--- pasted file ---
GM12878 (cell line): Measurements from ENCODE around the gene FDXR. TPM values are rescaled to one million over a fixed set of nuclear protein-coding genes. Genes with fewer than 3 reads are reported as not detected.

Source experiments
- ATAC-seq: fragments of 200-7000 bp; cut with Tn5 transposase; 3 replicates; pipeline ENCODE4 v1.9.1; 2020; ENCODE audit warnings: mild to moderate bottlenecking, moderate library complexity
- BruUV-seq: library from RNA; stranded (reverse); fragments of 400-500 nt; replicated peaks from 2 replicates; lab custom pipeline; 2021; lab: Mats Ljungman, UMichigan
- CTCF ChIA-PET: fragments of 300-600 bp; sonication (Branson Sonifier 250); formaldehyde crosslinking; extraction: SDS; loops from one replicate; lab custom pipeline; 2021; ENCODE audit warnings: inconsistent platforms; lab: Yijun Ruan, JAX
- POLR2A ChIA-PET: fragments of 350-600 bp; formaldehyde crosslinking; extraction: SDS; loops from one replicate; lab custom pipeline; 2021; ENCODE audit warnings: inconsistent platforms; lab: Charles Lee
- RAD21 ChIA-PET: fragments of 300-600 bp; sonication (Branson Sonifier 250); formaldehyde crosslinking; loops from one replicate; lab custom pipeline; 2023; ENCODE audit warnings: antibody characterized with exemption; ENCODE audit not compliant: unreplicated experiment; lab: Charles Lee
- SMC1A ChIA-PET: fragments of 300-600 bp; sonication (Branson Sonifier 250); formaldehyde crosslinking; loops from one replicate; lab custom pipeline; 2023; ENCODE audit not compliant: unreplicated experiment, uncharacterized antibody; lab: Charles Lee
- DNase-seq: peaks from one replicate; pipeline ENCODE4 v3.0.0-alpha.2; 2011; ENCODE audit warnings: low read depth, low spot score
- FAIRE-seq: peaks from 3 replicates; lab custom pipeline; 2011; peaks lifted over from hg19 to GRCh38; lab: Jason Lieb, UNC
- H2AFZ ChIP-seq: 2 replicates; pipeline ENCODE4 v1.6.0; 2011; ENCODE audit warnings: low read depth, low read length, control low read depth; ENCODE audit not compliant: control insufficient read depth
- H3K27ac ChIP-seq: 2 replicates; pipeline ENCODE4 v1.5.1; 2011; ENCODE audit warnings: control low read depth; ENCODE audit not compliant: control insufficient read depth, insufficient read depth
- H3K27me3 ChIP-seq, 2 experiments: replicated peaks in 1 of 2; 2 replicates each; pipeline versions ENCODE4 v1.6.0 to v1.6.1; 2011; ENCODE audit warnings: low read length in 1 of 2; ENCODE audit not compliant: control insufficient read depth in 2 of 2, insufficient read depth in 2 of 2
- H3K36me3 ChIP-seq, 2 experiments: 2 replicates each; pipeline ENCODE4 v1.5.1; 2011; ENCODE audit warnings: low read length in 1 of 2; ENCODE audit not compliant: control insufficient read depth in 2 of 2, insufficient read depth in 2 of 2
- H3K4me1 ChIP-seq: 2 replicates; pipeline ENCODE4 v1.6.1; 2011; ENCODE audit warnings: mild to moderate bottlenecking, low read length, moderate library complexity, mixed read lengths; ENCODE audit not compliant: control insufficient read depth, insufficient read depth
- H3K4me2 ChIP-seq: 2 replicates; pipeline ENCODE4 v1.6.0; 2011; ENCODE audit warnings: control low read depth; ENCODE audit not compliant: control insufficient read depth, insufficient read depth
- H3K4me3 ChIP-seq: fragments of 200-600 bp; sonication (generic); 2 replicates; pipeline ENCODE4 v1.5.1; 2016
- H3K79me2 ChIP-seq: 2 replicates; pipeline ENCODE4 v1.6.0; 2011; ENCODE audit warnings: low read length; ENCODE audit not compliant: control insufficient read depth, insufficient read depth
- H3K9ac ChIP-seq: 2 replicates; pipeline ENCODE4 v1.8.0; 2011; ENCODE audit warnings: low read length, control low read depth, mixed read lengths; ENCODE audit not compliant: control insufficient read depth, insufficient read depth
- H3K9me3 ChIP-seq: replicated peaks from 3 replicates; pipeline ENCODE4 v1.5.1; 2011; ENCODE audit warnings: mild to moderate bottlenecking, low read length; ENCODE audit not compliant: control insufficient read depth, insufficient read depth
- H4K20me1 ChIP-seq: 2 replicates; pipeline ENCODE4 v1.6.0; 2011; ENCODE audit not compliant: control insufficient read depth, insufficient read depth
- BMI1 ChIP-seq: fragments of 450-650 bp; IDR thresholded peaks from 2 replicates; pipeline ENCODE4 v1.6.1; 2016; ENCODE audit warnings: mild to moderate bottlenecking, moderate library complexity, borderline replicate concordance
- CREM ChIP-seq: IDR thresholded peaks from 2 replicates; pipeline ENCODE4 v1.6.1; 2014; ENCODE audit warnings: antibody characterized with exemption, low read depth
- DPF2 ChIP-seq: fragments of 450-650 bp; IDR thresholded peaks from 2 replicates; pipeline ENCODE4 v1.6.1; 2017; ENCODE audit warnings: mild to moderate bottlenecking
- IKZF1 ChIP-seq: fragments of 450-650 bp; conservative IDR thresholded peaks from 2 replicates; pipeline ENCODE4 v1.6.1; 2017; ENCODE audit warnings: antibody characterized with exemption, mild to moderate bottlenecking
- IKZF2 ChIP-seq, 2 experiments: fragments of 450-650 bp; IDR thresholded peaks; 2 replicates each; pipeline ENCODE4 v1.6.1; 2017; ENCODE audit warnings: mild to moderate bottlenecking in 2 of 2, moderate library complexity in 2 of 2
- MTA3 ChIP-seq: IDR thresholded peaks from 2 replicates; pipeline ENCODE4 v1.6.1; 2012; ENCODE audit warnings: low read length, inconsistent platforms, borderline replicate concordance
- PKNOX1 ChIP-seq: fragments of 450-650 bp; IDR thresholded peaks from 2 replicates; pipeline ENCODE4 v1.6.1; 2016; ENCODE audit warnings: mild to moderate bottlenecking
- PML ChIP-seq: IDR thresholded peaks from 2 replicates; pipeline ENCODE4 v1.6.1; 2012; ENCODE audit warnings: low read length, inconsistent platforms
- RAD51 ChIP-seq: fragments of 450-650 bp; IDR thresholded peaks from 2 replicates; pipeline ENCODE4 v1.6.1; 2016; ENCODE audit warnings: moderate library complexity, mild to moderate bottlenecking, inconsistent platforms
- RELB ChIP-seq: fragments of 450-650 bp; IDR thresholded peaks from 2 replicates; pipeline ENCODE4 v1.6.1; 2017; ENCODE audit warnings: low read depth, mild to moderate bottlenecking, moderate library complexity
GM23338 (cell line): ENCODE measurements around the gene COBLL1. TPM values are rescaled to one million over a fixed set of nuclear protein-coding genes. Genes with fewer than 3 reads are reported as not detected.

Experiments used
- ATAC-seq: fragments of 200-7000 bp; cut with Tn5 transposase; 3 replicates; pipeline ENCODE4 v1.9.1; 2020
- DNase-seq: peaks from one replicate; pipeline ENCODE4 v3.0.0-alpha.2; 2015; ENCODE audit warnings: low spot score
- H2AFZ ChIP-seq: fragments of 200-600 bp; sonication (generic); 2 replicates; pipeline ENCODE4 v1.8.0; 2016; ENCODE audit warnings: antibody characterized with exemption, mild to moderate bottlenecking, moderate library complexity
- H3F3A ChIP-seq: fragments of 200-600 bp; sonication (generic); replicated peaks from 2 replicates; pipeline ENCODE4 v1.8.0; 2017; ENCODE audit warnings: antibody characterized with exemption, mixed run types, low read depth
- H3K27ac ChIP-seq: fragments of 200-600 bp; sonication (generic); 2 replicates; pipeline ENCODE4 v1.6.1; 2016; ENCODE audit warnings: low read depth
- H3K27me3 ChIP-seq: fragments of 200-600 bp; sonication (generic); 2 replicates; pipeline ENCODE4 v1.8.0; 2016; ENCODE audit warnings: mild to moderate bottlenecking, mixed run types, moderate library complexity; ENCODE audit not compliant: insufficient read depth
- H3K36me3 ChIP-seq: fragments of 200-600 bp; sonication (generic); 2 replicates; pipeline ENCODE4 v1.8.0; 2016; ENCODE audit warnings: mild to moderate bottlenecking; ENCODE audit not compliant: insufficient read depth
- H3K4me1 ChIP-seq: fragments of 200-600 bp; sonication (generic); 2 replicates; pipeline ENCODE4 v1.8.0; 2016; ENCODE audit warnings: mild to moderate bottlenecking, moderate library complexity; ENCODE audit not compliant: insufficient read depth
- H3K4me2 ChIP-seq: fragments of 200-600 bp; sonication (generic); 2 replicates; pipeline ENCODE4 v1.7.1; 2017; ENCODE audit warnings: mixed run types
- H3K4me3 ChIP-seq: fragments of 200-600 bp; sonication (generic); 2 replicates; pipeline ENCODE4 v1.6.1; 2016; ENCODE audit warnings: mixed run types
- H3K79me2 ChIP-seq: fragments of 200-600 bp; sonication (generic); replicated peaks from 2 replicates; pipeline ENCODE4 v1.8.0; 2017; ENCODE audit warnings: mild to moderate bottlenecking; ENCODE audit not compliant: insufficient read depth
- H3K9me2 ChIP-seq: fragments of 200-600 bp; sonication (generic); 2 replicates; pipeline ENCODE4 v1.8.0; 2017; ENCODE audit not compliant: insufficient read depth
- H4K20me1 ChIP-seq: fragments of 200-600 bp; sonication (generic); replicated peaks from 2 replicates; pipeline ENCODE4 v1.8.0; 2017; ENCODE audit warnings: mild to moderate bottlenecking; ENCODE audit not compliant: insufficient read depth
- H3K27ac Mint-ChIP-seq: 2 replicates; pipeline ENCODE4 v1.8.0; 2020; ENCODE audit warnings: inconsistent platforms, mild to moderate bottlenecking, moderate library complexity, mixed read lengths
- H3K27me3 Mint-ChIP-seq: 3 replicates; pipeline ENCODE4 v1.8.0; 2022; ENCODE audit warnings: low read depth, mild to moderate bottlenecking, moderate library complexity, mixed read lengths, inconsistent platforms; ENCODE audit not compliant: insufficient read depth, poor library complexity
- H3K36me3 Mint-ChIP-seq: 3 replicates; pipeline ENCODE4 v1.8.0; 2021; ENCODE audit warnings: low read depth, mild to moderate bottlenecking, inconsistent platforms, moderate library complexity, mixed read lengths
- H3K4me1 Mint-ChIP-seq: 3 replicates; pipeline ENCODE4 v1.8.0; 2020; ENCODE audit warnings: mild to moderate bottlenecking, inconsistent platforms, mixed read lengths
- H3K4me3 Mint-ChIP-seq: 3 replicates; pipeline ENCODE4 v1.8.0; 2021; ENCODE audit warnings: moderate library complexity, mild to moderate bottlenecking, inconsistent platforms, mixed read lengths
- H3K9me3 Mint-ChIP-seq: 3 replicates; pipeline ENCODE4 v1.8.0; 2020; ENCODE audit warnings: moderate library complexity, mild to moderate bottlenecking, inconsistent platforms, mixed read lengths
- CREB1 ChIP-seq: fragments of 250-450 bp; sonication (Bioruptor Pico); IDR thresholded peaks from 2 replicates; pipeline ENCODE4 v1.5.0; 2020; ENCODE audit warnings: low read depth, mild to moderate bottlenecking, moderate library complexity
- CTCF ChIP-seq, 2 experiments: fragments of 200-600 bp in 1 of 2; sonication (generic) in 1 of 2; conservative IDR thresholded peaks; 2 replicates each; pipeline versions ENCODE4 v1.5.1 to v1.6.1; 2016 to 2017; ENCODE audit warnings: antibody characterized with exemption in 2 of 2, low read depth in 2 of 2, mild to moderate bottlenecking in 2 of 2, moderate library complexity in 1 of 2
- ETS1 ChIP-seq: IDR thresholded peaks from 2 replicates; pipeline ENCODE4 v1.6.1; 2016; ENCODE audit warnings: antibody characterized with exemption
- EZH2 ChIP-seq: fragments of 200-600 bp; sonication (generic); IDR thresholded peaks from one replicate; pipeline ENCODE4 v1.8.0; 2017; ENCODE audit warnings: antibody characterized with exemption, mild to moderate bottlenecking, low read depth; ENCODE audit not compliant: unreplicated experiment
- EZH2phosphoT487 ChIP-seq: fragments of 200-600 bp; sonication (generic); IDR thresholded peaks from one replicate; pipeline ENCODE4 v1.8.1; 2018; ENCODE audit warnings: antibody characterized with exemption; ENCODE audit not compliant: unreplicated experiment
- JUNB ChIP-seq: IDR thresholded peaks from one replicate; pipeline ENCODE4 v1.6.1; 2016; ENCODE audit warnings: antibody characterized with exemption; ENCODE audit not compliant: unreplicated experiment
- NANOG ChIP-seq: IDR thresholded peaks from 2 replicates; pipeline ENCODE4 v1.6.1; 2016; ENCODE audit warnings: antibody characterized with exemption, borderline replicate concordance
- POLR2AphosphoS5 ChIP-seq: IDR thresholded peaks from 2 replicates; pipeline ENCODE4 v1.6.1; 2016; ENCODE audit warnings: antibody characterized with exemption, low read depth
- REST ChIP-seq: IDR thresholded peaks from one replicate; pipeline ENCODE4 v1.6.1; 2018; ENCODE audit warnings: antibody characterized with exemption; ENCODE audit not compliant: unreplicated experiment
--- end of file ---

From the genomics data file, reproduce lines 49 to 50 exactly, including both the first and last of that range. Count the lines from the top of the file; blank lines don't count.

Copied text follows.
- H3K36me3 Mint-ChIP-seq: 3 replicates; pipeline ENCODE4 v1.8.0; 2021; ENCODE audit warnings: low read depth, mild to moderate bottlenecking, inconsistent platforms, moderate library complexity, mixed read lengths
- H3K4me1 Mint-ChIP-seq: 3 replicates; pipeline ENCODE4 v1.8.0; 2020; ENCODE audit warnings: mild to moderate bottlenecking, inconsistent platforms, mixed read lengths